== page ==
As for current creators taking superhero work less seriously? Do please understand that I don’t want to be offensive here. But…hmmm…Here’s a practical experiment everyone at home can join in with: Read CASANOVA and then read Fraction’s THOR. Read Chaykin’s BLACKHAWK and then read his TIME(SQUARED). Read CRIMINAL then read Brubaker’s SECRET AVENGERS. Read BATMAN: YEAR ONE now read SIN CITY. Which generation of creators has the biggest chasm between the mainstream work and the “ambitious” work? Judging a book by its innards should be a good test; understand here that I don’t know these people, nor do I wish to and I don’t Twit or BaceFook so I can only judge the work by what makes it onto the page. I’m not really interested in intentions. They currently often display a greater gift for fiction than the work they are supporting.

    I guess you address that with editorial conservatism quashing the more ambitious impulses? I can’t argue against that really as I’m not in The Biz. But aren’t most of these people actually acting in an editorial capacity already. I hear they call themselves “Architects” or something equally unassuming. It’s okay designing the Taj Mahal but if you build it out of ricepaper that first rainy seasons gonna hurt.

    Again, many thanks.

  27. John,

    Let me revise my statement to say that groundbreaking work within the mainstream has increasingly become the exception, not the rule.

    Abhay used the contrast between the 80s explosion in innovation and now to argue that works aren’t ambitious anymore. But with respect, I think bringing it back further to the 60s helps illustrate some of the reasons WHY I think ambitious work has been done more and more out of the mainstream.

    In the 60s, the comics industry was more robust. It didn’t have nearly the respect as an artistic medium in the United States as it does today. And most importantly – there just weren’t the options for creators to do work outside of the superheroes.

    Not just because of the dominance of the market, but because after what happened to EC, you could no longer work in horror or other genres because of the comics code.

    There was also more opportunity for creative freedom and experimentation within the Marvel and DC books because there wasn’t the weight of 50-80 years worth of continuity. What continuity existed was much looser in the DC Universe at the time. And with the Marvel Universe, continuity was being created by the day.

    If you follow the trend lines from the 60s to today, you notice a few things:

    The comics market shrinks (with the exception of the speculator boom in the 90s).
    Creators become increasingly burdened by the limitations of years of continuity that they have to adhere to.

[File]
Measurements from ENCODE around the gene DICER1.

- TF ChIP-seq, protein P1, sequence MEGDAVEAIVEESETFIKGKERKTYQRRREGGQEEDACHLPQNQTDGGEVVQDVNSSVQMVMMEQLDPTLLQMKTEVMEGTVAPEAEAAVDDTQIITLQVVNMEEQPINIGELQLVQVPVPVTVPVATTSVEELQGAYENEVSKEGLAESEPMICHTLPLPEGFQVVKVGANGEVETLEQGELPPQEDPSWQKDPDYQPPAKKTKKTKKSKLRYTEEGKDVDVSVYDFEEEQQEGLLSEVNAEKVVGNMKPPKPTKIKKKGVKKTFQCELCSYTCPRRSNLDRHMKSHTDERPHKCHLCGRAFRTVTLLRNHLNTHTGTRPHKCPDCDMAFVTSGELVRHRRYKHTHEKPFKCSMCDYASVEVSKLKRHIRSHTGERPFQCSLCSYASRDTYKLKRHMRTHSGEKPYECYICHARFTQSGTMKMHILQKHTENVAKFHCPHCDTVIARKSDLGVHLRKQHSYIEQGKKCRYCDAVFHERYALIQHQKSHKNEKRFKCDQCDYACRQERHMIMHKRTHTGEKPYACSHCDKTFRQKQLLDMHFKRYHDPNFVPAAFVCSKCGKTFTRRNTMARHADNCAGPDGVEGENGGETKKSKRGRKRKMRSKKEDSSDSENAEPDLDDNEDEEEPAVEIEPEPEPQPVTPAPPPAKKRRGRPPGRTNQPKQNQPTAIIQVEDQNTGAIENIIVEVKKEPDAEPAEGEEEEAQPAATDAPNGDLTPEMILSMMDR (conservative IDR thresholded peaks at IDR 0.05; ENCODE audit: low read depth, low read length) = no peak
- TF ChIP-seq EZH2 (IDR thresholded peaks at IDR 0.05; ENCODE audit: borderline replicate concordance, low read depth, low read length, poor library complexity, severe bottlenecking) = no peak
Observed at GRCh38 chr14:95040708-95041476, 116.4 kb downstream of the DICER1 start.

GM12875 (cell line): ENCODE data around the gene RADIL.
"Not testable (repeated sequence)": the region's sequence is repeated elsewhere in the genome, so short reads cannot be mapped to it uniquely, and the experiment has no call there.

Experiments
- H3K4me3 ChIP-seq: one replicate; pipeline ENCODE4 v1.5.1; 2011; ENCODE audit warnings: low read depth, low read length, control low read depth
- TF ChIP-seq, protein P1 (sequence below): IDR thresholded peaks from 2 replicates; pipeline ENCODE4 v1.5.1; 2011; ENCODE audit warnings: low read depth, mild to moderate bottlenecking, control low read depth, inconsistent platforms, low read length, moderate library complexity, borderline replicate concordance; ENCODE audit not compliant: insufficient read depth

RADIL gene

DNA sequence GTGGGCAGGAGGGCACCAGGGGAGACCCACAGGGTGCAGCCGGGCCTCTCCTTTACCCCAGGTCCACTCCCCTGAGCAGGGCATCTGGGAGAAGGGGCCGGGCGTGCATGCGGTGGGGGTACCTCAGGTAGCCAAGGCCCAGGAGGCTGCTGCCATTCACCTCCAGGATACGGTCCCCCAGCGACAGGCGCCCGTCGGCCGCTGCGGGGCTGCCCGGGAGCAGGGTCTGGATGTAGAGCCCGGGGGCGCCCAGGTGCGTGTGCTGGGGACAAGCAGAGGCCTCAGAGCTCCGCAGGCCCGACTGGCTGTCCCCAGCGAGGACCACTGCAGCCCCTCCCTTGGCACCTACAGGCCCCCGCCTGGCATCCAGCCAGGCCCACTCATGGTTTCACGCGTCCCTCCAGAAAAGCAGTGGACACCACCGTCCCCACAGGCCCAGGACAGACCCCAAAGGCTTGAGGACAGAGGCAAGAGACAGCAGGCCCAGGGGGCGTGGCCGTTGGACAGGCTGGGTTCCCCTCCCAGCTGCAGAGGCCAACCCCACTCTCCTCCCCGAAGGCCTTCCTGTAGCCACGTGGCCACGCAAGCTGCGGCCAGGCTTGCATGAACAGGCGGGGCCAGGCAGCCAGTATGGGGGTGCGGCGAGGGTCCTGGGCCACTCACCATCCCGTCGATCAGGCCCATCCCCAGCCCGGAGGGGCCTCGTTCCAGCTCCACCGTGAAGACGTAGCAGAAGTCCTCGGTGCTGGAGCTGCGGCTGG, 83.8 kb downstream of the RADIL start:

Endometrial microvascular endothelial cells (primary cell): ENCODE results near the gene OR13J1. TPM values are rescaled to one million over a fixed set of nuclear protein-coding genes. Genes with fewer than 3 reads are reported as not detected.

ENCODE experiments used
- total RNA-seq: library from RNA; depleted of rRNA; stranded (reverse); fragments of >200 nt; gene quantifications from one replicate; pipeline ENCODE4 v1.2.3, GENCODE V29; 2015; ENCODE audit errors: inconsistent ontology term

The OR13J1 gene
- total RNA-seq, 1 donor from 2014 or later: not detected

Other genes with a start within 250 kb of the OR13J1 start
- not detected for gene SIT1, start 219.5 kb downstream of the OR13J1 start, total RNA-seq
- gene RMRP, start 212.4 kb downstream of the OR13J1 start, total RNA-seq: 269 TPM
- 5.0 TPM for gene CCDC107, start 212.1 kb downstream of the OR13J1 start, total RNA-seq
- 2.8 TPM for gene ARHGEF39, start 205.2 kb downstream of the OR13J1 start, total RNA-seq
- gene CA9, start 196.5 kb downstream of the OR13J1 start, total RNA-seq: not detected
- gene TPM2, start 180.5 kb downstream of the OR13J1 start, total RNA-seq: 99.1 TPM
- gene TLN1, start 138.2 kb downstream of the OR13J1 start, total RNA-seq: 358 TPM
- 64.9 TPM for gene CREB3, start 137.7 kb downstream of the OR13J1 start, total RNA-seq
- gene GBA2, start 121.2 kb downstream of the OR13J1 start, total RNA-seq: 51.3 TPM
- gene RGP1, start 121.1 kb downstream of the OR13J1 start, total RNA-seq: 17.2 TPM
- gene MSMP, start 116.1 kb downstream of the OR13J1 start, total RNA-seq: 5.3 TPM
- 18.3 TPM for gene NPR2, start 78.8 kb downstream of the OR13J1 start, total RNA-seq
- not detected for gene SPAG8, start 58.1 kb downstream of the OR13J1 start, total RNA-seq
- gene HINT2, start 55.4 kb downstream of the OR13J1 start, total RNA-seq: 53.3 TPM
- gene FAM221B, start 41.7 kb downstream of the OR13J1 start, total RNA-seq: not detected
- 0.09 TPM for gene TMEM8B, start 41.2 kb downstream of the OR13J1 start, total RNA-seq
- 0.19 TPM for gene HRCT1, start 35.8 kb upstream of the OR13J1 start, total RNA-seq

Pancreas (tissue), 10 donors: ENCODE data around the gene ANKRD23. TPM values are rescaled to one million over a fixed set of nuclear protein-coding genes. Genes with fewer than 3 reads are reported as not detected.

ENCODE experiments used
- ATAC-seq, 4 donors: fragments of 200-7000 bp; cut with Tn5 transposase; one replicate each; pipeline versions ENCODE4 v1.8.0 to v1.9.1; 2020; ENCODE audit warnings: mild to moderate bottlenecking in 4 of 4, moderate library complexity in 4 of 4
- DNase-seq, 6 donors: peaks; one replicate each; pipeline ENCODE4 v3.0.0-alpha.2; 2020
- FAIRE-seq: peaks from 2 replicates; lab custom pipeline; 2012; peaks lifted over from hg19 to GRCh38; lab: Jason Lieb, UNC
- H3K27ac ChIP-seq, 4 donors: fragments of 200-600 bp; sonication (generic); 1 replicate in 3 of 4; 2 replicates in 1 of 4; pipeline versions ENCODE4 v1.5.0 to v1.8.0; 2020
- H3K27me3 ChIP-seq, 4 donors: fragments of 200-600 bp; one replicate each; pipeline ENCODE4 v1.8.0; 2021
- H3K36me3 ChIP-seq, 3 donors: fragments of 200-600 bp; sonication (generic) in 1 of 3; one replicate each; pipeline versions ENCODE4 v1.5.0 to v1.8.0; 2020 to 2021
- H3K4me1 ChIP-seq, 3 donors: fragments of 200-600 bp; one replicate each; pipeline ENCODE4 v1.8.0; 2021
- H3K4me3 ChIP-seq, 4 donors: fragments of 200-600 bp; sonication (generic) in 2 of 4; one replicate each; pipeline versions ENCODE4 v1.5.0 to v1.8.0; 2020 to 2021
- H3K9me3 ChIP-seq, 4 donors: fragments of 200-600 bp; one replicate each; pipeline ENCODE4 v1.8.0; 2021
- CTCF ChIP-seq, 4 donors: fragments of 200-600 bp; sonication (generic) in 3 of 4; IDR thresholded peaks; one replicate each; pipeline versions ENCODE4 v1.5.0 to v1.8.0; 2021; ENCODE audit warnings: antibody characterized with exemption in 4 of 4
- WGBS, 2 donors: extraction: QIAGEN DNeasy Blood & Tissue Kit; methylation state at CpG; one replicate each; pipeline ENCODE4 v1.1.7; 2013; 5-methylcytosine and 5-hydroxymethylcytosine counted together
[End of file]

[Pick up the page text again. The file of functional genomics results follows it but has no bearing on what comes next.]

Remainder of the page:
The big two get bought by multimedia corporations who view the real money to be made my super-heroes from merchandising and media rights, not from the comics themselves. Because they now need to be “safe” for a much broader audience, the emphasis is more on protecting their trademarks than innovation.
    As all this is happening, the opportunities for creators to produce work outside of the in-continuity superhero mainstream have increased. And such work is appreciated as art.

    One of the unintended effects of expanding creators rights and opening up creator-owned publishing opportunities has been to shift the focus of innovation outside the big two.

    Eisner owned The Spirit, I believe. He had to make sure his work still appealed to the syndicated masses, but ultimately didn’t have to answer to anyone else. His success then enabled him to start doing graphic novels outside of the superhero genre, and for the most part he didn’t look back.

    The strides made in the 80s and 90s had similar effects. Frank Miller’s successes at DC and Marvel – MOSTLY out of continuity – then allowed him to go and do Sin City etc. Alan Moore’s led to From Hell and the ABC line. Then came Image and Dark Horse which were and still game changers for creators, if not the comics market.

    So what I’m saying is that there has been, since at least the 60s, less and less opportunity and incentive for creators to do their most ambitious work within the confines in-continuity superhero books. Whether that’s a good or a bad thing is another debate entirely.

    I’d argue you could find similar parallels in other mediums, such as film (innovation taking place more and more outside the studio system) and TV (innovation taking place more and more outside of the broadcast networks). And I think the signal to noise ration is mostly the same.

    I don’t want to comment to specifically on contemporary creators (well, I do WANT to, it’s just probably unwise for me to do so). I think we probably agree that the chasm has widened – I’m just pointing out WHY that’s the case.

    I don’t like the word ambition because it implies intent (or lack thereof) rather than product. But knowing some of the creators mentioned in this discussion, I don’t think it’s a lack of ambition that’s responsible for the “chasm”, it’s the obstacles I’ve outlined.

    As far as the architects label, that was not something any of the creators asked for, it was thrust upon them as a marketing tool. I know at least one of those architects who wasn’t happy about that, if only for the reason it suggests other creators who were not mentioned as architects were doing work that was less important.

    The terms “architect” is at once misleading and accurate. On the one hand, architect suggests that Marvel just told gave them them a blank piece of paper and said map out the Marvel Universe.

    But think of what a real architect does. They are commissioned by a client to design something. They control the money, and ultimately have final say. Whatever building results depends on not only the talent and ambition of the architect, but on the desires of the client (and the ability of the contractors etc. to execute).